The American Legion was formed in 1919 to assist those veterans returning from World War I as they transitioned back into the civilian life. Decades later, the Legion was instrumental in the drafting and passage of what is commonly referred to as the GI Bill.
But now, as veteran suicides continue to happen at a rate of 17 or so a day, the Legion is now focused on the prevention of those, starting with at least one a day.
That was the message delivered by American Legion Chief Marketing Officer Dean Kessel to the Legion’s TBI/PTSD Suicide Prevention Committee Aug. 26 during the organization’s national convention in Milwaukee. Kessel briefed the committee on the Legion’s “Be the One” effort, which was launched last April and has incorporated the Legion’s relationship with Chip Ganassi Racing and the INDYCAR Series.
“This is the biggest thing that The American Legion is doing right now,” Kessel said. “The biggest issue facing (post-9/11 veterans) is mental health and suicide. With ‘Be the One,’ I even hate to use the word campaign, because this is something that’s going to be for the next decade or so.”
Kessel explained the three pillars of “Be the One”:
· Destigmatize asking for help. “To say ‘It’s OK to not be OK.’ It’s OK to ask for help.
· Collaborating to create some digital therapeutics about to be approved by the Food and Drug Administration.
· Education and peer-to-peer support and what the Legion can do with that. “One of the things we’re looking at is how do we create a heat map for the United States where you go to the state of North Carolina, I click on Durham, and I have all the resources right there in Durham at my fingertips,” Kessel said. “That’s what I think we need to do. Drill it down to as locally as possible.”
“The DNA of The American Legion is solving the biggest problems facing veterans,” Kessel said. “That’s just who we are.”
Kessel said Legionnaires don’t have to be trained counselors in order to turn the tide of veteran suicides. “I’ve heard it multiple times: ‘We’re not mental health experts. But we are damn good about putting the right people around the table to solve a problem,’” he said. “(The TBI-PTSD Committee) has the ear of the White House. The ear of Congress, DoD, VA, those critical stakeholders to get legislation and policy and those type of things passed.”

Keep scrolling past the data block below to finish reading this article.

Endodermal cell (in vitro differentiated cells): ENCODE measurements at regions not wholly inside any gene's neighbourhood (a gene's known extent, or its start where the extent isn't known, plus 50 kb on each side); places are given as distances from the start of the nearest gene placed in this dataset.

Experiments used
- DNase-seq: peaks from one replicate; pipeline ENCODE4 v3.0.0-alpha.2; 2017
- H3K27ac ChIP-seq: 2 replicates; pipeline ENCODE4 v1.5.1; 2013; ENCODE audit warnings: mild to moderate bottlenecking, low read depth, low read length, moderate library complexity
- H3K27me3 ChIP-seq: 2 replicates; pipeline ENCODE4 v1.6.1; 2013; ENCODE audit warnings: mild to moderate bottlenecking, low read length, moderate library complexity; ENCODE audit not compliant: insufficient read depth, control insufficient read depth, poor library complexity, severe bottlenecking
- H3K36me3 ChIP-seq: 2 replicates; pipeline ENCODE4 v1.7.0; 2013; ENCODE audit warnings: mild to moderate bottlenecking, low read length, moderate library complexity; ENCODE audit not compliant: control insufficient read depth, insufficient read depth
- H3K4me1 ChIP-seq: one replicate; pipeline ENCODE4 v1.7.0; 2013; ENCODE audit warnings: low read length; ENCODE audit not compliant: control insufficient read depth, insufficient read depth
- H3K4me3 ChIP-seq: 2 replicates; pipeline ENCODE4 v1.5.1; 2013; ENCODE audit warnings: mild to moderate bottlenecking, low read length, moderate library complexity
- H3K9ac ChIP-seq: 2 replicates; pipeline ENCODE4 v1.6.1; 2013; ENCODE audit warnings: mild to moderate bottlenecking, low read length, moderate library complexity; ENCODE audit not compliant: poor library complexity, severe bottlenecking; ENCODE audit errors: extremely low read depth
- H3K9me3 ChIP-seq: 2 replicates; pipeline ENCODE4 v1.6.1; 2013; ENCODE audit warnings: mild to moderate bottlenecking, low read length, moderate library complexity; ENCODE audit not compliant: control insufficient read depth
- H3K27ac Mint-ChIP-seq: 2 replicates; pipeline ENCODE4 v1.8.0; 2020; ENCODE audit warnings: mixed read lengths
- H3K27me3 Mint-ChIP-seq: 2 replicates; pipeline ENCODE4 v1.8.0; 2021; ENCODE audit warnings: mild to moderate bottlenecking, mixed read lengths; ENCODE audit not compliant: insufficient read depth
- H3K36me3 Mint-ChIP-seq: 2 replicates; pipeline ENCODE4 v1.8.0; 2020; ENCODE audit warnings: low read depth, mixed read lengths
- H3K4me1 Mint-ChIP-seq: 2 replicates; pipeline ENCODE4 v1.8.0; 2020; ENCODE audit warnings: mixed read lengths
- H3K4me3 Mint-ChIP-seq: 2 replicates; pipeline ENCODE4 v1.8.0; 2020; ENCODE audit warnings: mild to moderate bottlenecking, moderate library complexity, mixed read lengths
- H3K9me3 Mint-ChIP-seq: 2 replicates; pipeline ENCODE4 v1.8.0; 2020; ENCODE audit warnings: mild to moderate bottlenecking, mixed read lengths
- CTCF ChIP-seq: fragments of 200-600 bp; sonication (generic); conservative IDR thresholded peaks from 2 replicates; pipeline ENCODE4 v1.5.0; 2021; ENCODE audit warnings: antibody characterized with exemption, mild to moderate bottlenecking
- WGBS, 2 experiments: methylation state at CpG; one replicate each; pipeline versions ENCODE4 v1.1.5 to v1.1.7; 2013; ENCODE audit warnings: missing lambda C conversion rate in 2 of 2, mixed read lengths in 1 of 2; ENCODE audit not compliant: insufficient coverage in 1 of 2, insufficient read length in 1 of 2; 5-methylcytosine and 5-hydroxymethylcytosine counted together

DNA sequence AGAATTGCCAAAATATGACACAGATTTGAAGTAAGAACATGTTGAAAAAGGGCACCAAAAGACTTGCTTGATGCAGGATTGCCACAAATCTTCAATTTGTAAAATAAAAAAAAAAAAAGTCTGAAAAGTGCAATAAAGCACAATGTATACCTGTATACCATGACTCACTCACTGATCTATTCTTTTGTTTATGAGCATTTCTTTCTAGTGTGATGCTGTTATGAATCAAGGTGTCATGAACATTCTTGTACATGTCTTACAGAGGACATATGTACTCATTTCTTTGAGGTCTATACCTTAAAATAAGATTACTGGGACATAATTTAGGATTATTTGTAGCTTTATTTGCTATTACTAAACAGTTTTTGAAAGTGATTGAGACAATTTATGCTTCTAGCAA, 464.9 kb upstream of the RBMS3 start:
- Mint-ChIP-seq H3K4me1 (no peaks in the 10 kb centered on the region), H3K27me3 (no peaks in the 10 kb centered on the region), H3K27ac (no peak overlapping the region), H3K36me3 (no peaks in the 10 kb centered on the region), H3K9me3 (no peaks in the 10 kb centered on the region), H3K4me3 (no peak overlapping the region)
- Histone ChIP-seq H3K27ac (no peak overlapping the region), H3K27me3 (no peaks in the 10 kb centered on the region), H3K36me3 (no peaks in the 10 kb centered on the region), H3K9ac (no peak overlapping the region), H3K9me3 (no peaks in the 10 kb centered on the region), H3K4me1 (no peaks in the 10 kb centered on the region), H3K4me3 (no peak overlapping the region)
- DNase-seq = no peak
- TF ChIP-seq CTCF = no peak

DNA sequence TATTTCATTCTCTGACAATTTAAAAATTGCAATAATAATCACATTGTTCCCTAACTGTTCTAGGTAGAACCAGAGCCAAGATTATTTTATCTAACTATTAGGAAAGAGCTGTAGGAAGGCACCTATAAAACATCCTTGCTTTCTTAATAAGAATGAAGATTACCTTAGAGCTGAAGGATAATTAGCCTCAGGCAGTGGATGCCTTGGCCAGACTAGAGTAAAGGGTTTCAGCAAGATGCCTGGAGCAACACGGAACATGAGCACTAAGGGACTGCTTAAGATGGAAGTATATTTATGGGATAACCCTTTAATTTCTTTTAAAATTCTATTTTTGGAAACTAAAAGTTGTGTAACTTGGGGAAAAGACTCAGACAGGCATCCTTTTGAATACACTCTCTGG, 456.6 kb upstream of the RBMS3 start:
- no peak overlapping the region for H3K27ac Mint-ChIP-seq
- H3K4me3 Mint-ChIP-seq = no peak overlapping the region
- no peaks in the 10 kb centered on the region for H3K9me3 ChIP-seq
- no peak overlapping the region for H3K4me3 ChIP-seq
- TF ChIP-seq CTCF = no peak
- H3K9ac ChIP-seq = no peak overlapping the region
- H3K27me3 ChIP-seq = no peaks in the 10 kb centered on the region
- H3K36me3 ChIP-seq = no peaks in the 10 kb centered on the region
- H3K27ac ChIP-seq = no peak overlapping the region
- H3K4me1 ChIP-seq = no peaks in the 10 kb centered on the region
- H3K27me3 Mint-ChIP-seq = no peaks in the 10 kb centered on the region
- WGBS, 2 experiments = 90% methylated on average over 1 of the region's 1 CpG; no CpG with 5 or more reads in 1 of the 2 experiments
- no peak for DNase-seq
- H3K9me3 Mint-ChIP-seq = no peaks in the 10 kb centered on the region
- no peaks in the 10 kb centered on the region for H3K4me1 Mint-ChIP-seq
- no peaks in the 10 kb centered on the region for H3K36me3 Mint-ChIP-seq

The committee also heard from Alexander Silver, Military and Veteran Outreach Chair for the American Foundation for Suicide Prevention (AFSP) and currently serving as a technical sergeant in the U.S. Air Force.
Silver, who is in charge of the Mental Health Clinic, 316th Medical Squadron, Joint Base Anacostia-Bolling in Washington, D.C., spoke on behalf of AFSP. It was founded in 1987 and is a voluntary health organization that gives those affected by suicide a nationwide community empowered by research, education and advocacy to take action against suicide. The organization is headquartered in New York but has local chapters in 50 states.
“There is no one single solution,” Silver told the committee. “We say, ‘Fight suicide’. That doesn’t mean anything until we say ‘how, and at what level?’ Only two in five people with a mental health condition seek treatment. Is that something we can just throw money at? Absolutely not. The thing we have to do (is) to build a culture where we’re all accepting of mental health as a health issue.”
Silver compared suicide to a heart attack, something that is “not our fault, but preventable. Are heart attacks preventable? Absolutely. Are heart attacks our fault? No. Can we spot the signs of a heart attack? Yes. Looking at wounds we can’t necessarily see … are still a health issue. Treating them is still a health issue. Fighting suicide is still a public health issue on every level.”
Trying to tie thoughts of suicide to one cause is a mistake. “It’s things that are going on in someone’s life – biologically, psychologically, in their social situation, in their history, sometimes in their genetics – that go on behind the scenes that increase someone’s risk broadly,” Silver said. “When somebody has something going on in their life and we know that this person has all of these types of factors, that’s how we understand the risk, and don’t look at it as a single reaction to a single issue.”
Silver encouraged looking and listening for signs from those pondering taking their own lives. “We cannot have a suicide without hopelessness,” he said. “When (talking to them), look at how they’re talking. How they’re behaving. What their mood is. Listening for hopelessness. Those kinds of words in that conversation, like, ‘This is never going to get better. I’m always going to feel this way.’ The biggest thing is to have a conversation with somebody.”
He also cautioned against having an emotional response during that conversation.
“When we’re talking to somebody that we love, we’re feeling outraged that they would even consider taking themselves away from us,” Silver said. “That’s the time when we’re going to tell them, ‘How dare you even think about this.’ The biggest thing to learn to do is how to listen without being judgmental. If somebody is talking to you about being suicidal, they could have picked anybody. Our job is not to make them justify how they feel. It’s not to let them know how selfish they would be. It’s not to tell them that we’re going to solve their problems for them, and everything is going to be better. Our job is just to listen and get them to help.
“Always treat it as if you are the only person in the world who knows what’s going on. And remember in that moment, and I hope it never does, this is how the conversation ends: They have to get help. It’s not just encouraging them. Do more than encourage. If you think they may make an attempt soon, please stay with them.”